It started with a dream.
Jessie Little Doe Fermino saw Indian ancestors she didn't recognize, speaking a language she knew but couldn't understand.
It was Wopanaak--the Wampanoag language that hadn't been written or spoken for almost 150 years.
"I got these feelings in me of wanting to know what Wopanaak was, how it was used," Fermino says.
Seven years after she had that dream, the 36-year-old former social worker is working full-time to teach fellow tribal members what she learned.
"I started looking around for documentation, thinking there was none, and instead I found a huge body of native written documents," says Fermino, who earned a masters in linguistics at the Massachusetts Institute of Technology.
The Wampanoags' legacy includes a letter to Massachusetts' colonial legislature, written June 11, 1752, pleading with lawmakers to keep white settlers from taking their land.
The first Bible printed in the New World was a Wopanaak translation of the King James Bible, printed at Harvard in 1663 by John Eliot. The Wopanaak language was translated into phonetic English by missionaries such as Eliot, who believed it their duty to convert the Indians to Christianity. The different spellings of the tribal name and the language are a result of trying to write down the distinct Indian vowel sounds using the highly irregular English spellings of the 1600s.
Wopanaak reflects the Wampanoags' own beliefs about their relationships with one another and the world around them.
"In a lot of ways, it's the essence of being part of a circle or a tribe," Fermino explains. "You place someone else first, not always yourself. . . . You are responsible to your whole people, and that's reflected in the language."
For example, in statements addressing other people, the speaker comes last, not first. So the word order of "I see you" is changed to "You see I." In Wopanaak, that's kunaush [pronounced kuh nah'sh].
Kinship is also distinctively expressed. The word for a sister or a father or a mother cannot stand alone; it requires a possessive attachment indicating relationship to another person, such as "my sister" or "your father" or "her mother."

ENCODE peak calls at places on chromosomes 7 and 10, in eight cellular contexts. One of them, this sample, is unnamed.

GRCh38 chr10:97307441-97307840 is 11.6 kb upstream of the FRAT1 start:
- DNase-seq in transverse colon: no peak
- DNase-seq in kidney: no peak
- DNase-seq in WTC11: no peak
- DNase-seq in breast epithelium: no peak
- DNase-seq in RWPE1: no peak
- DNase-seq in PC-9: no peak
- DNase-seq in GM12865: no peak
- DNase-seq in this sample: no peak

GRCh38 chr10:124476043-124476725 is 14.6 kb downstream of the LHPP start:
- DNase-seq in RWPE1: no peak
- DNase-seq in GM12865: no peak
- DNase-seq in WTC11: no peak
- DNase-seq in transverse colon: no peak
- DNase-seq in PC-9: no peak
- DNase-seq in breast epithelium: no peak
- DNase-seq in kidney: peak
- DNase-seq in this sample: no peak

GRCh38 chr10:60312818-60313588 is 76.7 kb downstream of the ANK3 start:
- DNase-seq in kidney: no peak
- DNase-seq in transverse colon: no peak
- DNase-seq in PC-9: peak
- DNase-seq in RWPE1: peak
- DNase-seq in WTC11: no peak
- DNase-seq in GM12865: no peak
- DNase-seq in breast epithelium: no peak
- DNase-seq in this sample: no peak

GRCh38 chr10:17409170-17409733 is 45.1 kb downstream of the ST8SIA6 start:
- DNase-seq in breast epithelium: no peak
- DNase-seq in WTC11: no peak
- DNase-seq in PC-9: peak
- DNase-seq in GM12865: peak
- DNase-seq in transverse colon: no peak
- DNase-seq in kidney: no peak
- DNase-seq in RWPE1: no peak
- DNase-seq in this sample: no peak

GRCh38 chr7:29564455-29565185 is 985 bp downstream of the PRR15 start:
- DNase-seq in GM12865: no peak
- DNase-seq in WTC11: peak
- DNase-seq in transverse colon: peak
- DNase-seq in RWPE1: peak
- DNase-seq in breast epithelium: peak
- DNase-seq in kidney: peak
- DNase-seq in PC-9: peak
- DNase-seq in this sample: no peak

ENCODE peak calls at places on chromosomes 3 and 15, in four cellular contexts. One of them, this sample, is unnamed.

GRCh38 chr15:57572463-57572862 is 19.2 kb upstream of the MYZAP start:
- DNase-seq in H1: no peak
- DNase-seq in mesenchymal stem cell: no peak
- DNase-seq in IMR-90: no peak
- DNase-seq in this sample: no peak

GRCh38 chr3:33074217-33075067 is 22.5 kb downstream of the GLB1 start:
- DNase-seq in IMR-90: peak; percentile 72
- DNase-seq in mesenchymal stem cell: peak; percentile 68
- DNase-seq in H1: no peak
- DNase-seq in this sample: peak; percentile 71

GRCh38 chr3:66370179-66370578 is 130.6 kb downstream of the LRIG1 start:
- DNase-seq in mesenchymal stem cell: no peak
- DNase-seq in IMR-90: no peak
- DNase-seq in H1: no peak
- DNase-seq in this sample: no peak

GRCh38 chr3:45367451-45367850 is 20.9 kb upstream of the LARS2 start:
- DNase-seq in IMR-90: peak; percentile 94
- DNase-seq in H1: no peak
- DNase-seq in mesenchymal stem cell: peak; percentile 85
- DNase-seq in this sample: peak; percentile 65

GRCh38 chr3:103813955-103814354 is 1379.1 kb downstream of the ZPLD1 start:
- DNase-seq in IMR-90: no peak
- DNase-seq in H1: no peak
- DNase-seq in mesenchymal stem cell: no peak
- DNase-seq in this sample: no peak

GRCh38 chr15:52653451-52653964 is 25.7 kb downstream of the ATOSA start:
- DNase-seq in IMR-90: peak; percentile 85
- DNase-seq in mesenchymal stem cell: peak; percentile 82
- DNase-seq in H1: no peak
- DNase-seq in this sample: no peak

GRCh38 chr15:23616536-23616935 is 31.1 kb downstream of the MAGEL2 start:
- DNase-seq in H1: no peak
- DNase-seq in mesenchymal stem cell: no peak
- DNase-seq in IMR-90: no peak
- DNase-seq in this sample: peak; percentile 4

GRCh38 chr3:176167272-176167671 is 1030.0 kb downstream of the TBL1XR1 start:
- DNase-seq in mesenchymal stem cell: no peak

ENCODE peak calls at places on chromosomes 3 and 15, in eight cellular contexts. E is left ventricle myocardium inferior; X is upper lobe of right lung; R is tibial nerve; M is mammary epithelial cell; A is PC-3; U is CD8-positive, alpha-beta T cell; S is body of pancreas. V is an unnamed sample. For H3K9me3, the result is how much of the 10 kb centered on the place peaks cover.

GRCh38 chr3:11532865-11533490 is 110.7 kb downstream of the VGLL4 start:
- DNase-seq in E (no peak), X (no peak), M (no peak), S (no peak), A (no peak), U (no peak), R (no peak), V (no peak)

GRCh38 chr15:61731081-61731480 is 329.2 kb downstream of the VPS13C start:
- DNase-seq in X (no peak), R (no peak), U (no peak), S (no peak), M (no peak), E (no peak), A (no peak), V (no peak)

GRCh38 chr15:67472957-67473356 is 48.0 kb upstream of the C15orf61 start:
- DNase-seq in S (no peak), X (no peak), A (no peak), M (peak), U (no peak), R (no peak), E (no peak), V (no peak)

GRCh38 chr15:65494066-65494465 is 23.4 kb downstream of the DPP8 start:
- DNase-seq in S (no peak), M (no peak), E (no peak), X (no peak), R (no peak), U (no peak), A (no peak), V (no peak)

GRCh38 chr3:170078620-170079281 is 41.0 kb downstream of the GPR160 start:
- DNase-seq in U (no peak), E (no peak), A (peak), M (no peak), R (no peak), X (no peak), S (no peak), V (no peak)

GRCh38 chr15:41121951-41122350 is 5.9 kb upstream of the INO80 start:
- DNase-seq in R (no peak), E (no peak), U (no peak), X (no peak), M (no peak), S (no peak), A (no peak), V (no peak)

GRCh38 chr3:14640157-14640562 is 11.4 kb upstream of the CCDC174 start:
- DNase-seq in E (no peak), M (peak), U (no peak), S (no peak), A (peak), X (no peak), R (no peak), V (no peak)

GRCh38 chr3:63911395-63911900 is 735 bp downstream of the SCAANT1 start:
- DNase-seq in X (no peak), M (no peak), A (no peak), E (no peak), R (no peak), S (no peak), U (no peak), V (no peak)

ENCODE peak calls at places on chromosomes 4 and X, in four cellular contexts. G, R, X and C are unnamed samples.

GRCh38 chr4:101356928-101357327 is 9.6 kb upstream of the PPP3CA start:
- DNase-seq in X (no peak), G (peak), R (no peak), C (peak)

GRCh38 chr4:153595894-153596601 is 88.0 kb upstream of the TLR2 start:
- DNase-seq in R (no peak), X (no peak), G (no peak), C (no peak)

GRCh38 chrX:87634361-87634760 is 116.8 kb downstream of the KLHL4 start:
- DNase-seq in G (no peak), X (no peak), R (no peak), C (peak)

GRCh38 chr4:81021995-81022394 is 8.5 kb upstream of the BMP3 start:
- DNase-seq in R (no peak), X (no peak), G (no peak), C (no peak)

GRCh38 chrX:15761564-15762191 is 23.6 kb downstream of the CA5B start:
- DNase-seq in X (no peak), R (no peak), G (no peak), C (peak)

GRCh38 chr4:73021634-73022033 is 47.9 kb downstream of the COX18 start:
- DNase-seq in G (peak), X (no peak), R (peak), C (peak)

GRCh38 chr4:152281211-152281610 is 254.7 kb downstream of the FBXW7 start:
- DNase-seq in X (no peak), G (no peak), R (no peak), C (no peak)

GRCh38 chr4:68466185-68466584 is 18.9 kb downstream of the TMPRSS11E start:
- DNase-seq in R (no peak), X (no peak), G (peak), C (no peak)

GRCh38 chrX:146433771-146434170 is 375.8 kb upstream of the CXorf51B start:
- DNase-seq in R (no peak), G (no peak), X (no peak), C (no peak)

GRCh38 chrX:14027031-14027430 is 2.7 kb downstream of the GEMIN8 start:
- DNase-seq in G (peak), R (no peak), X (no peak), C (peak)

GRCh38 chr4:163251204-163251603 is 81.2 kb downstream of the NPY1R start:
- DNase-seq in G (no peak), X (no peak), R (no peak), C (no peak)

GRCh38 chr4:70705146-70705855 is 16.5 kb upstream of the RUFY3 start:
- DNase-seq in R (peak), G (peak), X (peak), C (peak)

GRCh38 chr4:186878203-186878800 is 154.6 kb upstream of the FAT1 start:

"The point," says Fermino, "is that for all kinship terms every human being is one individual who is part of a larger circle, and that relationship to the rest of the circle is expressed through the language."
The stem for "mother" is -8hkas, pronounced "oo' kas." The "8" is not a typo: It's a letter for the "oo" sound in the Wopanaak language. But that stem is not a word on its own. It needs to belong to someone. To say "my mother," for example, it would be n8hkas (noo' kas).
Fermino's classes are restricted to Wampanoags. They are held in Mashpee, where she lives, and in Aquinnah, on Martha's Vineyard.
Her students want to learn enough Wopanaak to converse, write poetry, read the writings of their ancestors and sing and pray in their own language.
"As a tribal people, we know we always had our own language," says Tobias J. Vanderhoop, 26, of Aquinnah, a member of the Gay Head Aquinnah Wampanoag tribal council. "For a lot of us there has always been a wish we could speak our own language."
To hear the language evokes strong emotion, Vanderhoop says.
"Chills just overtake you," he says. "Not only are you hearing your language, but you can understand it, and you know your ancestors can understand it. So it is a very powerful thing."
The Wampanoags, whose name means "People of the Light," are one of a number of American Indian tribes who are taking steps to revive or reclaim their languages, spurred by the dropping numbers of fluent speakers.
Scholars believe some 300 native languages were spoken in North America when European colonization began. That has dwindled to about 155 languages today.
Wampanoag Tribe of Gay Head Aquinnah: http://www.wampanoagtribe.net/
Plimoth Plantation museum library: http://www.plimoth.org/library/wampanoag/wampnow.htm